HOME >> BIOLOGY >> NEWS
Polymer expert writes text about better, inexpensive ways to create plastic

tive fillers today. Such fillers naturally occur in salts and glasses which are surface reactive inorganic compounds. When such compounds are combined with collagen, they can bond with human bones and teeth.

"Bioactive fillers can accelerate bone growth and repair bone defects in dental, craniofacial and orthopedic applications," added Xanthos. Among those compounds we use for this purpose is calcium phosphate which has structural similarity to the mineral phase of the bone. "You cannot easily recognize a polymer (or plastic) that contains fillers," said Xanthos. "But consumers use them daily. For example, look under your car hood. Fillers exist near almost any part of your engine. That's because filled plastics in some cases are better to use than metals. Near a car engine, for example, fillers can increase heat stability and retain certain properties of plastic parts while remaining at elevated temperatures." Working chemists and engineers view this text as an excellent consumer's guide. Listed information includes not only data about the chemical properties of the filler--when applicable its density, moisture and thermal properties--but also practical information such as suppliers, costs and even availability. There's also significant research about identifying new markets and applications for fillers.

Xanthos wrote six of the chapters and called upon international experts to supply the rest of the information.

Xanthos directed the Polymer Engineering Center at NJIT until 2003. Xanthos studied chemical engineering at the University of Toronto, where he received his doctorate in 1974. He has been Manager of Research and Development and Technical services at Marietta Resources International Ltd. and taught at the Stevens Institute of Technology, Hoboken.

Since 1988, Xanthos has been director of research at the Polymer Processing Institute (PPI), an independent non-profit research organization located at NJIT.
'"/>

Contact: Sheryl Weinstein
sheryl.m.weinstein@njit.edu
973-596-3436
New Jersey Institute of Technology
19-May-2005


Page: 1 2 3

Related biology news :

1. Polymers show promise for gene delivery, tissue scaffolds, other biomedical applications
2. Polymer aids in blood clotting, pointing way to new treatment
3. Polymer gel can block toxic leakage problem in gene therapy
4. Polymers with copper show promise for implanted sensors
5. UC experts detail new standard for cleaner transportation fuels
6. Changing climate will challenge Northeast agriculture, CU expert warns
7. Desertification: UN experts prescribe global policy overhaul to avoid looming mass migrations
8. Neuroblastoma expert reviews progress and challenges in fighting difficult pediatric cancer
9. Methodist, University of Houston, Cornell combine biomedical imaging expertise
10. Human ancestors learned to walk upright in the trees, say experts
11. Antarctic lake experts to gather June 6, 7 in Montana

Post Your Comments:
(Date:7/31/2014)... A hidden hazard lurks beneath many of the ... , The hazard is corrosion in parts of ... failures, leaks and contamination of groundwater, a source ... in nine states have reported many rapidly corroding ... These incidents are generally associated with use of ...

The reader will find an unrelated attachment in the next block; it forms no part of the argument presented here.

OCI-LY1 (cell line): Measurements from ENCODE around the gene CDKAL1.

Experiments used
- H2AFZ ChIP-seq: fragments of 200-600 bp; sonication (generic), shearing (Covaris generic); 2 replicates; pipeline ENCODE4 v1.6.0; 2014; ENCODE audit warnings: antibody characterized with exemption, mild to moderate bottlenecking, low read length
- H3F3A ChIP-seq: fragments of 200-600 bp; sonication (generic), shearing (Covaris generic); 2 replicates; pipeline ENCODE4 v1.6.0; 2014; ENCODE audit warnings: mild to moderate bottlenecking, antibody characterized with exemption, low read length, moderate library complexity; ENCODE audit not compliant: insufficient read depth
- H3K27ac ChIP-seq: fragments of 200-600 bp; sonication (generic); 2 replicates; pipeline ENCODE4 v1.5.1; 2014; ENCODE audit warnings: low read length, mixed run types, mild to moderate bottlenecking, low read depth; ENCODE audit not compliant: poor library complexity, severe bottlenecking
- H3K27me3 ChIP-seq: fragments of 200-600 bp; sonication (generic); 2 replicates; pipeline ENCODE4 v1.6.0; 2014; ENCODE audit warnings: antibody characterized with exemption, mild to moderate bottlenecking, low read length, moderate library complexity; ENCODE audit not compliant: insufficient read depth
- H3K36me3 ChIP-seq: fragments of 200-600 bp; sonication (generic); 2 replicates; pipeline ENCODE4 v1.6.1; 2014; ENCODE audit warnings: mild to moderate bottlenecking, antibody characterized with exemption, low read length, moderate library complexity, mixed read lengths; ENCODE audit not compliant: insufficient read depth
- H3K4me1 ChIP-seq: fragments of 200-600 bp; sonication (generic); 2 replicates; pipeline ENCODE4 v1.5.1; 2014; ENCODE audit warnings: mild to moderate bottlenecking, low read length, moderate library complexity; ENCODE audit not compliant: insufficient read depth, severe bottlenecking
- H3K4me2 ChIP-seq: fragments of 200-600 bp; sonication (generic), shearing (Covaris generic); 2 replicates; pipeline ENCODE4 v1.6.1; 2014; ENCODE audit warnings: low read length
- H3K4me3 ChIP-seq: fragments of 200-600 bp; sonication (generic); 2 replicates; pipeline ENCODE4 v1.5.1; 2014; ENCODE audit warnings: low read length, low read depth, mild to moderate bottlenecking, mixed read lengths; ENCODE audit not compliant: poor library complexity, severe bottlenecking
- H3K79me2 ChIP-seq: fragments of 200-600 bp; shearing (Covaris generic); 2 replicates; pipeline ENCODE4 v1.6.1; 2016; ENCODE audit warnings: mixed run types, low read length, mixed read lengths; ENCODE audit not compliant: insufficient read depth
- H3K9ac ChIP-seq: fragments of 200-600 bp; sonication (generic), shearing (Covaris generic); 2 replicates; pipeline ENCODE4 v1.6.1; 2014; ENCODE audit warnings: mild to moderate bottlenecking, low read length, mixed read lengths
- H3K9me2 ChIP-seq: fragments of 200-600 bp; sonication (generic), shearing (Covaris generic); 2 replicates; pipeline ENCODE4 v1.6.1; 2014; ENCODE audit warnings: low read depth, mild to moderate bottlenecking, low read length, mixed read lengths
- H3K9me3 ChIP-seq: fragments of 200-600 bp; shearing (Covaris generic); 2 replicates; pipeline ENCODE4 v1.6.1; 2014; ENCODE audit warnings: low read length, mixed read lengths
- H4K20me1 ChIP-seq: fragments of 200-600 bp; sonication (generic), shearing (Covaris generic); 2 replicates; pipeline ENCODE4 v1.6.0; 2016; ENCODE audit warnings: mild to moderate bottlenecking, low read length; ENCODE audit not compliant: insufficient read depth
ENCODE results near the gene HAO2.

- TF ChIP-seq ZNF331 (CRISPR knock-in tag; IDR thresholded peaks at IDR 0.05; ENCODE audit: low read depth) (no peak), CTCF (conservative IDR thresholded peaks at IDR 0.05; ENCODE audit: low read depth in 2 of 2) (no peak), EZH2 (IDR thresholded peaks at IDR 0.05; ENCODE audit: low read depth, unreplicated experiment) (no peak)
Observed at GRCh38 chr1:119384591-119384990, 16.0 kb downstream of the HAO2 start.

(Date:7/31/2014)... German . , ... a sponge that soaks up liquids. Hence, these highly ... gases. However, loading of many MOFs is inhibited by ... report in Nature Communications that the barriers ... can be prevented by water-free synthesis and storing strategies. ...
(Date:7/31/2014)... Prolonged exposure to loud noise alters how the ... distinguishing speech sounds, according to neuroscientists at The ... paper published this week in Ear and ... how noise-induced hearing loss affects the brain,s recognition ... reaches all corners of the population, affecting an ...
Breaking Biology News(10 mins):NIST corrosion lab tests suggest need for underground gas tank retrofits 2Free pores for molecule transport 2UT Dallas study reveals effect of loud noises on brain 2
(Date:8/1/2014)... As one of the 10 largest medical ... & Clinical Lab Expo is the place where breakthrough ... to the healthcare world. This year, many of the ... include the latest diagnostic technology in the field of ... biosensors have enabled the development of "labs-on-a-chip" that can ...
(Date:8/1/2014)... , Aug. 1, 2014 Research ... "Global Single Nucleotide Polymorphism (SNP) Genotyping and Analysis ... http://photos.prnewswire.com/prnh/20130307/600769 Single Nucleotide ... genetic variations of SNPs in the genome of various ... humans. SNP genotyping and analysis technology can analyze thousands ...
(Date:8/1/2014)... ON (PRWEB) August 01, 2014 ... has led to a better understanding embryonic development. ... and reorganize into structurally and functionally distinct tissues ... physical defects. Prof. Todd McDevitt, Melissa Kinney, ... biophysical signals interact with biochemical cues to control ...
(Date:7/31/2014)... not donor candidates for bone marrow transplantation. The immune ... prone to life-threatening infection and other maladies, and a ... reason why. , "We have found the cellular mechanism ... blood production over time in an old organism, and ... rejuvenation therapies," said Emmanuelle Passegu, PhD, a professor of ...
Breaking Biology Technology:Lab-on-a-Chip Technology to Be Featured at 2014 AACC Annual Meeting & Clinical Lab Expo 2Lab-on-a-Chip Technology to Be Featured at 2014 AACC Annual Meeting & Clinical Lab Expo 3Global Single Nucleotide Polymorphism (SNP) Genotyping and Analysis Market 2014-2018 2Study Links Biomechanics and Gene Expression in Stem Cells 2Key to aging immune system is discovered 2
Cached News: